by Joshua Horn
from Bondage of the Will by Martin Luther
In 1525 Martin Luther published a book entitled, De Servo Arbitrio, or in English, Bondage of the Will. He wrote it in response to On Free Will by Desiderus Erasmus. In his book, Erasmus argued that man has free will and he must chose to be saved. Luther replied to him in Bondage of the Will and pointed out many flaws in his arguments. Three of the most important flaws were that Erasmus twisted scripture to meet his own interpretation, that he rejected the Bible rather than split with the Pope, and lastly that he contradicted himself in his definition for free will.
The first of Erasmus’ flaws was that he frequently twisted scripture to match his own opinions. When he deals with the text where God says that he hardened Pharaoh's heart1, he claims that God really meant that Pharaoh hardened his own heart. Luther says, “When God says: ‘I will harden the heart of Pharaoh’, you change the persons, and take it thus: ‘Pharaoh hardens himself by my long-suffering’!”2 When the Bible says this, “I am the vine, ye are the branches: He that abideth in me, and I in him, the same bringeth forth much fruit: for without me ye can do nothing,”3 Erasmus says that “‘nothing’ may mean the same as ‘a little imperfect something.’”4 This is clear twisting of the words of scripture. If you take that nothing means ‘an imperfect little something’, than most of the doctrines of the Bible fall apart. From these two examples it is clear that Erasmus was forced to twist the words of scripture to make them fit with his position.
Erasmus’ second logical fallacy is that he would rather give up the scriptures than contradict the Pope. He was so afraid of contention that he was willing to give up what he knew was true rather than fight for it. Luther says this to Erasmus, “For your teaching is designed to induce us, out of consideration for Popes, princes, and peace, to abandon and yield up … the sure word of God. But when we abandon that, we abandon God, faith, salvation, and all Christianity!”5 The Bible says in Matthew 10:28, “And fear not them which kill the body, but are not able to kill the soul: but rather fear him which is able to destroy both soul and body in hell.”6 The basic problem is that Erasmus feared man more than God.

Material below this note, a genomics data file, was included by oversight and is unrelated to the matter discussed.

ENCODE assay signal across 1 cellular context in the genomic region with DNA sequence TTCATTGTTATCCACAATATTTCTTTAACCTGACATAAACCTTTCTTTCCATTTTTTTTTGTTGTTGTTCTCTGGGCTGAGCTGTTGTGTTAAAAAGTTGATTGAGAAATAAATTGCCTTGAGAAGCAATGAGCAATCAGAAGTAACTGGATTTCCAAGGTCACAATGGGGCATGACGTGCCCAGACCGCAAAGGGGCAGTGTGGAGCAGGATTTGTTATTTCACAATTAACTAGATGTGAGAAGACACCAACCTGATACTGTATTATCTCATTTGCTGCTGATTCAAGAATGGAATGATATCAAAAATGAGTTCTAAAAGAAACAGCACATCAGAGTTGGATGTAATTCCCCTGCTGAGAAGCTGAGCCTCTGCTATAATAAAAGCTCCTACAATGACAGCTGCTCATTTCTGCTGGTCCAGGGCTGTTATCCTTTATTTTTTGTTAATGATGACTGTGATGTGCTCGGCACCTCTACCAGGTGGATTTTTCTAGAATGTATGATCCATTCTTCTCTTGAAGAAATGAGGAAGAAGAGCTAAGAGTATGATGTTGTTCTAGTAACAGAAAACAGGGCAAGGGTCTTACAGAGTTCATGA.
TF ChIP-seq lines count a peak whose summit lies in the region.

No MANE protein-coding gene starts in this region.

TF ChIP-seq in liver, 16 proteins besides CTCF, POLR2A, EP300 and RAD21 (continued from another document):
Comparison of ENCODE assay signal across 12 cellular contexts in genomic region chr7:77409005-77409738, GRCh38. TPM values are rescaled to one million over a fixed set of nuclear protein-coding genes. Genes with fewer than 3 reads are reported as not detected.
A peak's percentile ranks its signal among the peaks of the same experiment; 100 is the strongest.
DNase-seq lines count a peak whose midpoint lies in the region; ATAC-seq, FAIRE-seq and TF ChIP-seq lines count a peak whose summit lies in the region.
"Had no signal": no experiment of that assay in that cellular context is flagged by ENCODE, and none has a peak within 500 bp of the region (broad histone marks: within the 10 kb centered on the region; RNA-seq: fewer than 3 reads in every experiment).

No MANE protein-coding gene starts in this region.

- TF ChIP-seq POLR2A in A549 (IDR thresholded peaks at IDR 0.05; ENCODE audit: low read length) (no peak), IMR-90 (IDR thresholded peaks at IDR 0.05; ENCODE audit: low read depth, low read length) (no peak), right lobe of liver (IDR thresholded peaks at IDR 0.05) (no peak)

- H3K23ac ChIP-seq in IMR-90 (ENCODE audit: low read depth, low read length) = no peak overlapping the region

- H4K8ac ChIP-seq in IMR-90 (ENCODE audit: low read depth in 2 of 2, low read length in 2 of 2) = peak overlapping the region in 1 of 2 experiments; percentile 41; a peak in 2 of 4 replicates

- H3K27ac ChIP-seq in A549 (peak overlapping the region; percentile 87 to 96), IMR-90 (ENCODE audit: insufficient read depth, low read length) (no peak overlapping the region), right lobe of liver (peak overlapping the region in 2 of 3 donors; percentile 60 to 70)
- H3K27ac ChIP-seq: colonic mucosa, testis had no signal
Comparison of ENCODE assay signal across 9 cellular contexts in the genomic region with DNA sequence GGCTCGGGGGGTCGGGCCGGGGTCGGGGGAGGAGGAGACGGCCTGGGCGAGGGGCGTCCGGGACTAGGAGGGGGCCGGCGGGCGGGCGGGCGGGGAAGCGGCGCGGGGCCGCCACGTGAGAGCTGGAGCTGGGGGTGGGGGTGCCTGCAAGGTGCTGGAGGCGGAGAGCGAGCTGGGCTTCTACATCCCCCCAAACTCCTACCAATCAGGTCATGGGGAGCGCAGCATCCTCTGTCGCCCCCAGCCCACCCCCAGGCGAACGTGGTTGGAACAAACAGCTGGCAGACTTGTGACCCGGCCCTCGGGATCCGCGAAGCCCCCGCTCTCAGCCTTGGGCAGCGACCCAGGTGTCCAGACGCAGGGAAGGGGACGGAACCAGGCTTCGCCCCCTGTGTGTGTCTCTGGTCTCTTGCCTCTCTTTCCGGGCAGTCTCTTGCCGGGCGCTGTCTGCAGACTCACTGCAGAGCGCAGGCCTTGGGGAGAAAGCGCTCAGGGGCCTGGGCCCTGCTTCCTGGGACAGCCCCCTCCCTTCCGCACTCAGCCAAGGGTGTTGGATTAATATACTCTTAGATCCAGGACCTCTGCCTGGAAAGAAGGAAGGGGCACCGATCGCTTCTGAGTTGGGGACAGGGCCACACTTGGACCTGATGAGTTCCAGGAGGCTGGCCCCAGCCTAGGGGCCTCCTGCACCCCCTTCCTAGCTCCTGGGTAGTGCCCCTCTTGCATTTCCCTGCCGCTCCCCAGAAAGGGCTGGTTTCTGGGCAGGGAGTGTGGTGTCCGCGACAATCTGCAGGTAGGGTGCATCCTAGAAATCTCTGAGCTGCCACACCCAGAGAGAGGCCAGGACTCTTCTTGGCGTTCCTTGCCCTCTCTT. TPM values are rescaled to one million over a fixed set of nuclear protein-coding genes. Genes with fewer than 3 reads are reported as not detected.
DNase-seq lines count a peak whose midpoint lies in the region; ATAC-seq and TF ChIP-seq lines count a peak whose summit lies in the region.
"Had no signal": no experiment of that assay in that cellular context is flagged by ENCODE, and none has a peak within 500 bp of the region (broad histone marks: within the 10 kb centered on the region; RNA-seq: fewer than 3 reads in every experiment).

Erasmus admitted in his book that free will is a slave to sin and can not will to do anything good. He says that, “the human will after sin is so depraved that it has lost its freedom and is forced to serve sin, and cannot recall itself to a better state.”7 But later in the book he claims that a human can will to seek God! This is a clear contradiction. Luther says this, “You say that ‘free-will’ is a power of the human will by which a man can apply himself to good; but here you say, and and approve of its being said, that man without grace cannot will good.”8 Erasmus realized that free will could not do any good, but he still contradicted himself and said that it is man who chooses to be saved.
We have just seen Erasmus' three most important mistakes. They are that he twisted the words of scripture, that he rejected the Bible rather than split with the Pope, and thirdly that he contradicted himself in his definition of free will. After Luther pointed out Erasmus' fallacies and destroyed his arguments, there were no good arguments left for free will. Many people today who defend free will have the same problems and make the same logical fallacies as Erasmus did when arguing with Martin Luther. Being able to recognize these problems can help us defend the Biblical doctrine of the will.
1 Exodus 7:13, etc.
2Martin Luther, Bondage of the Will (Grand Rapids, Michigan: Baker Book House Company, 2003) trans. J. I. Packer and O.R. Johnston, p. 195
3 John 15:5, KJV
4 Bondage of the Will, p. 260
5 Ibid, p. 91
6 Matthew 10:28, KJV
7 As quoted in Bondage of the Will, p. 145
8 Ibid, p. 145
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